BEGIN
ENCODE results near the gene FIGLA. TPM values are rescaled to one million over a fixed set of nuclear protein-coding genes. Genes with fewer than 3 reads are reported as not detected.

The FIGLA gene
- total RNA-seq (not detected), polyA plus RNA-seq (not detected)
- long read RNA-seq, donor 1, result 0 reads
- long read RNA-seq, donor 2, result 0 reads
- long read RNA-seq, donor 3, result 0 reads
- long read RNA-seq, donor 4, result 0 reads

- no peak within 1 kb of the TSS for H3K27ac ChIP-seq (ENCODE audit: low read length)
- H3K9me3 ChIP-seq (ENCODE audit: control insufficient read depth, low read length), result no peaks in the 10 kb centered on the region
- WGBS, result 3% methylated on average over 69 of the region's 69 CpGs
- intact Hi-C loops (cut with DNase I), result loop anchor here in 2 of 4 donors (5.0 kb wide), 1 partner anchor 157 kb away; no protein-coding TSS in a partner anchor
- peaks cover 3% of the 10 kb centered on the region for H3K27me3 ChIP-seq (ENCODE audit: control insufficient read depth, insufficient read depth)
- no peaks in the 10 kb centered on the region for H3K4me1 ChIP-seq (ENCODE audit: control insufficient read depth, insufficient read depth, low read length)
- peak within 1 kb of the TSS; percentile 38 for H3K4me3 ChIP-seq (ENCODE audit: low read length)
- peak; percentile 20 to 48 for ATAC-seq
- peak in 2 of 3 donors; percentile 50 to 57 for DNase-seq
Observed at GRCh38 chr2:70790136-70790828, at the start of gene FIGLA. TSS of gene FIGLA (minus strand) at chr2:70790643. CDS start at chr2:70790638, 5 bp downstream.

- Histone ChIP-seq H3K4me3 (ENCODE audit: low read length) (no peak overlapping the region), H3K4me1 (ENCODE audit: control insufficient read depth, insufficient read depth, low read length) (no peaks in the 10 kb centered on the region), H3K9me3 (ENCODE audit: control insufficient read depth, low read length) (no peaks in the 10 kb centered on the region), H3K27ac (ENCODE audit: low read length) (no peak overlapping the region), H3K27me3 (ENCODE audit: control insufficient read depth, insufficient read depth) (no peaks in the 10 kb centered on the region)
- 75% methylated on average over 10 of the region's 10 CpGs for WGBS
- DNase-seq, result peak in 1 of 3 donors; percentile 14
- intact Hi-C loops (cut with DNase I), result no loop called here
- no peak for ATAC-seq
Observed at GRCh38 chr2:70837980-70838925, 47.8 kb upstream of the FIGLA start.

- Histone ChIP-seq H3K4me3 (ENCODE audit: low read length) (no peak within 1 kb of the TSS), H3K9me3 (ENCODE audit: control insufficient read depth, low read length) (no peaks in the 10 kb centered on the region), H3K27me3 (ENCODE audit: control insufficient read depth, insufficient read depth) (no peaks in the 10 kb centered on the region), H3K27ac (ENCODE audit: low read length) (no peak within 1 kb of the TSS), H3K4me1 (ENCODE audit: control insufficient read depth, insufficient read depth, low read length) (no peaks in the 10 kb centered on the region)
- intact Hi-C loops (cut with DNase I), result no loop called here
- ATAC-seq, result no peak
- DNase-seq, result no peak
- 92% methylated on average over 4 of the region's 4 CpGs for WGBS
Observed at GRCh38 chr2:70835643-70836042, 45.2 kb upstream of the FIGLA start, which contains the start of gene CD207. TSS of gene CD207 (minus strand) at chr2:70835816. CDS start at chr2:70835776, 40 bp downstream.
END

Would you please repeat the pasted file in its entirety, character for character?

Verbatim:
ENCODE results near the gene FIGLA. TPM values are rescaled to one million over a fixed set of nuclear protein-coding genes. Genes with fewer than 3 reads are reported as not detected.

The FIGLA gene
- total RNA-seq (not detected), polyA plus RNA-seq (not detected)
- long read RNA-seq, donor 1, result 0 reads
- long read RNA-seq, donor 2, result 0 reads
- long read RNA-seq, donor 3, result 0 reads
- long read RNA-seq, donor 4, result 0 reads

- no peak within 1 kb of the TSS for H3K27ac ChIP-seq (ENCODE audit: low read length)
- H3K9me3 ChIP-seq (ENCODE audit: control insufficient read depth, low read length), result no peaks in the 10 kb centered on the region
- WGBS, result 3% methylated on average over 69 of the region's 69 CpGs
- intact Hi-C loops (cut with DNase I), result loop anchor here in 2 of 4 donors (5.0 kb wide), 1 partner anchor 157 kb away; no protein-coding TSS in a partner anchor
- peaks cover 3% of the 10 kb centered on the region for H3K27me3 ChIP-seq (ENCODE audit: control insufficient read depth, insufficient read depth)
- no peaks in the 10 kb centered on the region for H3K4me1 ChIP-seq (ENCODE audit: control insufficient read depth, insufficient read depth, low read length)
- peak within 1 kb of the TSS; percentile 38 for H3K4me3 ChIP-seq (ENCODE audit: low read length)
- peak; percentile 20 to 48 for ATAC-seq
- peak in 2 of 3 donors; percentile 50 to 57 for DNase-seq
Observed at GRCh38 chr2:70790136-70790828, at the start of gene FIGLA. TSS of gene FIGLA (minus strand) at chr2:70790643. CDS start at chr2:70790638, 5 bp downstream.

- Histone ChIP-seq H3K4me3 (ENCODE audit: low read length) (no peak overlapping the region), H3K4me1 (ENCODE audit: control insufficient read depth, insufficient read depth, low read length) (no peaks in the 10 kb centered on the region), H3K9me3 (ENCODE audit: control insufficient read depth, low read length) (no peaks in the 10 kb centered on the region), H3K27ac (ENCODE audit: low read length) (no peak overlapping the region), H3K27me3 (ENCODE audit: control insufficient read depth, insufficient read depth) (no peaks in the 10 kb centered on the region)
- 75% methylated on average over 10 of the region's 10 CpGs for WGBS
- DNase-seq, result peak in 1 of 3 donors; percentile 14
- intact Hi-C loops (cut with DNase I), result no loop called here
- no peak for ATAC-seq
Observed at GRCh38 chr2:70837980-70838925, 47.8 kb upstream of the FIGLA start.

- Histone ChIP-seq H3K4me3 (ENCODE audit: low read length) (no peak within 1 kb of the TSS), H3K9me3 (ENCODE audit: control insufficient read depth, low read length) (no peaks in the 10 kb centered on the region), H3K27me3 (ENCODE audit: control insufficient read depth, insufficient read depth) (no peaks in the 10 kb centered on the region), H3K27ac (ENCODE audit: low read length) (no peak within 1 kb of the TSS), H3K4me1 (ENCODE audit: control insufficient read depth, insufficient read depth, low read length) (no peaks in the 10 kb centered on the region)
- intact Hi-C loops (cut with DNase I), result no loop called here
- ATAC-seq, result no peak
- DNase-seq, result no peak
- 92% methylated on average over 4 of the region's 4 CpGs for WGBS
Observed at GRCh38 chr2:70835643-70836042, 45.2 kb upstream of the FIGLA start, which contains the start of gene CD207. TSS of gene CD207 (minus strand) at chr2:70835816. CDS start at chr2:70835776, 40 bp downstream.